Although I have showcased rather a lot of Finnish literature during my 2017 Reading the World Project, I felt that The Dedalus Book of Finnish Fantasy, edited by Johanna Sinisalo, would add something a little different to proceedings. It is an anthology which is comprised of the work of twenty distinct Finnish authors, who span the period 1870 to 2003. They range from the well-known – Moomin creator Tove Jansson and Arto Paasilinna, for instance – to those which have not been published in English before. The entirety, with its rather broad scope, has been translated by David Hackston, and is one of the books in the Dedalus series of Fantasy Literature in Translation.
I must begin by writing that I am not personally the biggest fan of fantasy literature; I picked this up because much of it is involved with magical realism, mythology, and Finnish folklore, three topics which I find markedly interesting. The Independent writes in its review of the book: ‘These excellent stories share an edginess that’s quite distinct from the quirkiness many contemporary English writers prefer to celebrate.’
In her introduction to the anthology, Sinisalo writes: ‘Literature written in the Finnish language is surprisingly young.’ In fact, written literature has existed for only a few centuries, and secular literature only since the 1800s. Most Finns did, and still do, write in Swedish, which has official language status throughout the country. As with other Nordic countries, literature is incredibly important for the population; many people read, and Sinisalo points out that ‘literature is read, bought and borrowed from libraries more than almost anywhere else. Statistically Finns are among the most literate people in the world.’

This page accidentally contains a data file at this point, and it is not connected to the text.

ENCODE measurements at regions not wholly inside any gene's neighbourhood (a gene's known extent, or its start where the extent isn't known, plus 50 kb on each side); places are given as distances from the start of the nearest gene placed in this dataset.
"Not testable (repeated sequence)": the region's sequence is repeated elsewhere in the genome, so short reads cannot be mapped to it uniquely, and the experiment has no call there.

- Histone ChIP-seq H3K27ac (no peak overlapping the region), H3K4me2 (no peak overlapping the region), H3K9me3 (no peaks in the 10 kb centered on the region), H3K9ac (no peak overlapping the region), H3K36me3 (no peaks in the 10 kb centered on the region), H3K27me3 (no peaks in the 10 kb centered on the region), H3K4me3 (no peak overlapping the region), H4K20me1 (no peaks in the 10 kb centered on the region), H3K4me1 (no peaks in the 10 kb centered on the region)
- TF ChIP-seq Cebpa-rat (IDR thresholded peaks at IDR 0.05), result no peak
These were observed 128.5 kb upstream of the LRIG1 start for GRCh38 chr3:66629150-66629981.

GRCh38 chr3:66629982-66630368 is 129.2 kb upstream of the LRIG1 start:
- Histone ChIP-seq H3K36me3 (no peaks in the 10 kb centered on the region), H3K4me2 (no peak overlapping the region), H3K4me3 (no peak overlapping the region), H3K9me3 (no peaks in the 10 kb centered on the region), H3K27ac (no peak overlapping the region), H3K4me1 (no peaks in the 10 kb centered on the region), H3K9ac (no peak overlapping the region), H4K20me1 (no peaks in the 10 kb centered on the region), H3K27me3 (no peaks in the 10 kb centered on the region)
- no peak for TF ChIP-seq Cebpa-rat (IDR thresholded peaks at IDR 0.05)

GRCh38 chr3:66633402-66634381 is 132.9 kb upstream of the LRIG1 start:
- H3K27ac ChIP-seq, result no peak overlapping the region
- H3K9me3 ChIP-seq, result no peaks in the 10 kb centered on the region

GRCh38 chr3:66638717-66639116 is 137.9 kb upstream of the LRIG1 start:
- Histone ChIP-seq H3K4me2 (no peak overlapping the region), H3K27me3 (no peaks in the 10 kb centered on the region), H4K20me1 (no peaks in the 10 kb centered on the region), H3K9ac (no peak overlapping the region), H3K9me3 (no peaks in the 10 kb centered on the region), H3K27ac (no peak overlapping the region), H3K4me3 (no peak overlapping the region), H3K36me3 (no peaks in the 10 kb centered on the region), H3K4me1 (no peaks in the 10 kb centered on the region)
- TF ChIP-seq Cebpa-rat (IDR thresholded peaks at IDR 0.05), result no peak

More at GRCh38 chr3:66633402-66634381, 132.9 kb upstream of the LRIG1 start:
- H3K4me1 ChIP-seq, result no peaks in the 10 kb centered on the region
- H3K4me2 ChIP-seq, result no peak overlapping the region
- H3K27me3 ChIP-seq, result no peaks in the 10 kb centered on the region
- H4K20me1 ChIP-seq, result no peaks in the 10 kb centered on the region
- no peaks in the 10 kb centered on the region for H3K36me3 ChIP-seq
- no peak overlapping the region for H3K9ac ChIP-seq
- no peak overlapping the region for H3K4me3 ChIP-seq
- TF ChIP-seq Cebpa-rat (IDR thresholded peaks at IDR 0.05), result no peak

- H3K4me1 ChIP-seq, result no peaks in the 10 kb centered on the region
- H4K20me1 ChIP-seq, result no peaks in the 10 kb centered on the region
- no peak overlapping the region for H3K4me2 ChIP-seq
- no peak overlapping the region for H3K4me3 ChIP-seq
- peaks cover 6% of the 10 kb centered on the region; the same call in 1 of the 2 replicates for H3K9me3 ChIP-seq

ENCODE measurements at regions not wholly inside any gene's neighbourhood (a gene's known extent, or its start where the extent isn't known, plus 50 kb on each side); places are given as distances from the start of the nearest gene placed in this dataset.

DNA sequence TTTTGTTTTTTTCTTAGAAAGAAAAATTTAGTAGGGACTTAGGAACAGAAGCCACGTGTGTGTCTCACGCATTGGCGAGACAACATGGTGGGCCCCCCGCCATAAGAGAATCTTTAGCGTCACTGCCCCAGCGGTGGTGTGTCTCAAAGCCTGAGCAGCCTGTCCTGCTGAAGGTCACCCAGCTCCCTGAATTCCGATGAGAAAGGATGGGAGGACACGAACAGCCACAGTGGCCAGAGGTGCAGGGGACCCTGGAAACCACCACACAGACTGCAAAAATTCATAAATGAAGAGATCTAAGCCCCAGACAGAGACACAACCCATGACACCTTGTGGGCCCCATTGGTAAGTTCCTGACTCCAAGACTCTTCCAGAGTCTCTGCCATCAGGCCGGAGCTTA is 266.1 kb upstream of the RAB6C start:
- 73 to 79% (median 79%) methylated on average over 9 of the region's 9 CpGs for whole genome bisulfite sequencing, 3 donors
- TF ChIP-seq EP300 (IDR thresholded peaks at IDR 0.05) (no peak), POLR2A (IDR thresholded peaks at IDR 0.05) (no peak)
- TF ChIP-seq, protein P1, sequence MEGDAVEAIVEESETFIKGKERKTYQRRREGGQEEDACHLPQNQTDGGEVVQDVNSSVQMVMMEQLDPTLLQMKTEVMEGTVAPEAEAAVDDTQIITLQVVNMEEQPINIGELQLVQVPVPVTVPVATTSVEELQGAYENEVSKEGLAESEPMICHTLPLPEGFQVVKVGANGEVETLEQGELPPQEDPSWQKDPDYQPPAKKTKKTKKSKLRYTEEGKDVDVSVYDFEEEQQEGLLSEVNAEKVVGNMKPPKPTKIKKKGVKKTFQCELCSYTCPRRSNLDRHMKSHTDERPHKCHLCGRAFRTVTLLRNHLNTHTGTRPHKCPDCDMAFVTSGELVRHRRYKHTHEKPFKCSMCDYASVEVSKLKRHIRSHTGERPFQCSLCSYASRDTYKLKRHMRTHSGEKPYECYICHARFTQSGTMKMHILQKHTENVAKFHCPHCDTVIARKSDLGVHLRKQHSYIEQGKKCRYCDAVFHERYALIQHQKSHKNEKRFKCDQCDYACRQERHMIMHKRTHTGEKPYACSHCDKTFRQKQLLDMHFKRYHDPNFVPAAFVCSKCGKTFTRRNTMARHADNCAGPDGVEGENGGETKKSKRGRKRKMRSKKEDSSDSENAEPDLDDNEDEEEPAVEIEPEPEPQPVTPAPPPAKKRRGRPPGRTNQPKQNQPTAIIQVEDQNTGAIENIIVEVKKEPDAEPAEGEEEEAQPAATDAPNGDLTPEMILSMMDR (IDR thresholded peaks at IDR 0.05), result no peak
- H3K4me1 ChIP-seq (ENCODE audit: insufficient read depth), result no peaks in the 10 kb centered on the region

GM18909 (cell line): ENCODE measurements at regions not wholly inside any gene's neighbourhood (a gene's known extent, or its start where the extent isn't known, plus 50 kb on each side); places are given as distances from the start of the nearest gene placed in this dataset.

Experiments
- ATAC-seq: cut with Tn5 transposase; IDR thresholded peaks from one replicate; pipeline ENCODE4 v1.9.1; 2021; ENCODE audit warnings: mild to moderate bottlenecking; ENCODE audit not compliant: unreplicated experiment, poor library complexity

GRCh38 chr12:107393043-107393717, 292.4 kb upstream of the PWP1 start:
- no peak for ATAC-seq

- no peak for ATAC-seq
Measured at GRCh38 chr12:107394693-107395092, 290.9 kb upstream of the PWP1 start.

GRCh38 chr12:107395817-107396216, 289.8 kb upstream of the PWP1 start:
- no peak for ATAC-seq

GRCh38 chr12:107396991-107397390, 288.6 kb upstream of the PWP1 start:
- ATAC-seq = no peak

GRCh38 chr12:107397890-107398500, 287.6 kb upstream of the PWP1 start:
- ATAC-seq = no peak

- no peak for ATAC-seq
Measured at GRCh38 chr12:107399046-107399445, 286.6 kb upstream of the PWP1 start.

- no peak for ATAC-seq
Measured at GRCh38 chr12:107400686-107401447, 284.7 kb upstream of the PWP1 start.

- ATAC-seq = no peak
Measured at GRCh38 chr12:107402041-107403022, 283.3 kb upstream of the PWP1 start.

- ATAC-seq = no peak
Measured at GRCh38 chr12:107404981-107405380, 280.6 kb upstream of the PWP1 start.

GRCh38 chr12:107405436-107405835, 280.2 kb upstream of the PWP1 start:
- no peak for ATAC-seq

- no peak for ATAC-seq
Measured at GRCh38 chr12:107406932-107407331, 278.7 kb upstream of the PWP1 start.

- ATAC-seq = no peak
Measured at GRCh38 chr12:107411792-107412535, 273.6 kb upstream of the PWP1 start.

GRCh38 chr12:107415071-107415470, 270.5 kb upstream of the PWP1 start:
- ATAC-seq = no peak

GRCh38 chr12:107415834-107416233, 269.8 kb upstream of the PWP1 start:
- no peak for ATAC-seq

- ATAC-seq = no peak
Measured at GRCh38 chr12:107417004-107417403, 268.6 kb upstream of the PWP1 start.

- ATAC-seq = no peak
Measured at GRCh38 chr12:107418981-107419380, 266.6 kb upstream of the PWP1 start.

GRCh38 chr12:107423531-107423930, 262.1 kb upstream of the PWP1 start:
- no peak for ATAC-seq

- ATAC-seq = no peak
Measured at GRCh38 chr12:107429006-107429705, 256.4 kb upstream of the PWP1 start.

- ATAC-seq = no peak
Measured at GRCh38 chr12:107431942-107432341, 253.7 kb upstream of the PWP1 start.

In The Dedalus Book of Finnish Fantasy, a lot of the entries are short stories, but there are also some carefully chosen extracts from longer works. Each entrant is among good company; six of the twenty authors included have received the most prestigious literary award to exist in Finland, and many have been translated in a whole host of different languages. Sinisalo has intended to ‘build up a cross-section of Finnish fantasy, both thematically and chronologically.’ Whilst the stories included are largely very different, Sinisalo writes that when compiling the book, she ‘observed that certain distinctly Finnish elements and subjects recur throughout these stories, albeit in a myriad of different ways, but in such a way that we can almost assume that, exceptionally, they comprise a body of imagery central to Finnish fantasy literature.’
Throughout, the sense of place and nature is so strong, and the collection is not simply a conglomeration of run-of-the-mill fantasy; rather, it is incredibly literary. Finland’s rich history inspires the stories, which include such fantastical elements as werewolves, and resurrections of stuffed creatures, as well as isolated storms which play havoc. Different perspectives have been used, including a very striking story told from the voice of a ghost. The prose, overall, is beautiful, and its translation has been handled marvellously.
Some stories, of course, appealed to me more than others; I half expected that this would be the case. However, the collection read as a whole is incredibly rich, and presents a splendid thematic idea. It has reminded me of stories which I adore, as well as bringing new writers to my attention – Sari Peltoniemi’s ‘The Golden Apple’ is a firm new favourite, for example – which can only be a positive.